Let me start this column by saying I’ve always had a special fondness in my reading repertoire for what I call Village books. These usually consist of a series of books, all taking place in the same little village with the same cast of quirky, friendly memorable characters.
People who by the end of the first book seem as familiar to you as your next door neighbor. You know the streets, corners and places in their fictional villages as well as you do the places in your own hometown. Books that you anticipate more and more with each new publication cherishing the chance to catch up with old friends and the world they inhabit. The Little House Books, Anne of Green Gables, Miss read, Harry Potter, I’ve devoured them all.
And with the little town of Harmony, I’ve discovered another deliciously wonderful village to visit and revisit again and again. My first visit to Harmony began when I happened to find Home to Harmony by Philip Gulley at my local library. Opening his book later that day I fell into the little town of Harmony, Indiana and the lives of the Quaker pastor Sam Gardner, his family and his parishioners.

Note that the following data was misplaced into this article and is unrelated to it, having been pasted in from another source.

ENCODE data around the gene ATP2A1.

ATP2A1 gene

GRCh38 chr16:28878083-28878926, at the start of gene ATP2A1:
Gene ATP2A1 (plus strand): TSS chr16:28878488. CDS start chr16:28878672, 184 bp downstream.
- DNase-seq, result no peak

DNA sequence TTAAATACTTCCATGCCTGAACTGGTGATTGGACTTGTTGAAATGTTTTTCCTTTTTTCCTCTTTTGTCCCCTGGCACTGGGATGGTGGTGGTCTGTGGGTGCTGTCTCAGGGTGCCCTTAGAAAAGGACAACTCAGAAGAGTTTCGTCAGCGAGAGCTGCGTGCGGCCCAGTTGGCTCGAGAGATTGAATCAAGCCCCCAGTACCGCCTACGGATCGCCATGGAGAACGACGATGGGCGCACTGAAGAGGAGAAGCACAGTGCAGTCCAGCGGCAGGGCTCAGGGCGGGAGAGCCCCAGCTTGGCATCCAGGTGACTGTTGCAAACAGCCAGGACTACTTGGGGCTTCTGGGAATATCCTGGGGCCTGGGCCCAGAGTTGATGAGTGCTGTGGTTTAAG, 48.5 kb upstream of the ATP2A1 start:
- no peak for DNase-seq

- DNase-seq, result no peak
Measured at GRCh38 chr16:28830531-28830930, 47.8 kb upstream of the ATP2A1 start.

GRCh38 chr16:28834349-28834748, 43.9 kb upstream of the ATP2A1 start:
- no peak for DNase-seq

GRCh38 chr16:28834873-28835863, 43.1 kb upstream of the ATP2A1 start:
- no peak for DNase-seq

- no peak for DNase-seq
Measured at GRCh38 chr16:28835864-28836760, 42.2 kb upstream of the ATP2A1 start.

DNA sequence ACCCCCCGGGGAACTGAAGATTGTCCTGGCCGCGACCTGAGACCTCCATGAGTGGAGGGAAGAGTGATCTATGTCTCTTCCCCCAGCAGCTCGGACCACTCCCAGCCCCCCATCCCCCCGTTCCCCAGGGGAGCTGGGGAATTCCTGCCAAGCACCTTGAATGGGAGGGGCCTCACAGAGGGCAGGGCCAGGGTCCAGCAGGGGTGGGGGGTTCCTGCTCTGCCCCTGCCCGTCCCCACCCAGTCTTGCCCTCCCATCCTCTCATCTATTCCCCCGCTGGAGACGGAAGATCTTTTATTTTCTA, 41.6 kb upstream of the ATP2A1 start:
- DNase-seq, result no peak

The book had an almost Mayberry type comfort from the first chapter, wrapping me into it’s pages as if I were there. Simple stories held my interest, Like the yearly quilt, sewn by the Friendly Women’s Circle to be raffled. That was until it was hung and the face of Jesus mysteriously appeared in it. I won’t take away the mystery of the story or the sweet deliciousness of its ending but suffice it to say I left that story with a smile.
Characters both,permanent residents and those who appear temporarily both add color to the books setting. Residents like Deena Morrison, lawyer turned owner of the Legal Grounds Coffee Shop and the a preacher who bills himself as the World’s Shortest Evangelist. The village and it’s characters stuck with me long after the first book was returned.
Which is why I was thrilled during my most recent visit to find Gulley’s second Harmony installment, Just Shy of Harmony, on the bookshelf. When I got home that afternoon, Gulley’s book was the first one from my new pile of books I dove into. Very quickly I was back in Harmony wrapped up in the pastor’s personal crisis of Faith. Skillfully intertwined with this story are lighter moments as well such as Goal-Setting Sunday and Dale Henshaw’s Scripture Egg project. A mystery involving a wife’s leaving and return also keeps the reader turning the pages. Gulley’s writing is masterful having me chuckling one moment and on the verge of tears the next moment.
My only regret is that my visits to harmony go by far too quickly yet I am already anticipating my next visit there. Harmony, Indiana is a place readers are going to want to visit again and again. And it awaits as do thousands of other wonderful adventures at the local library.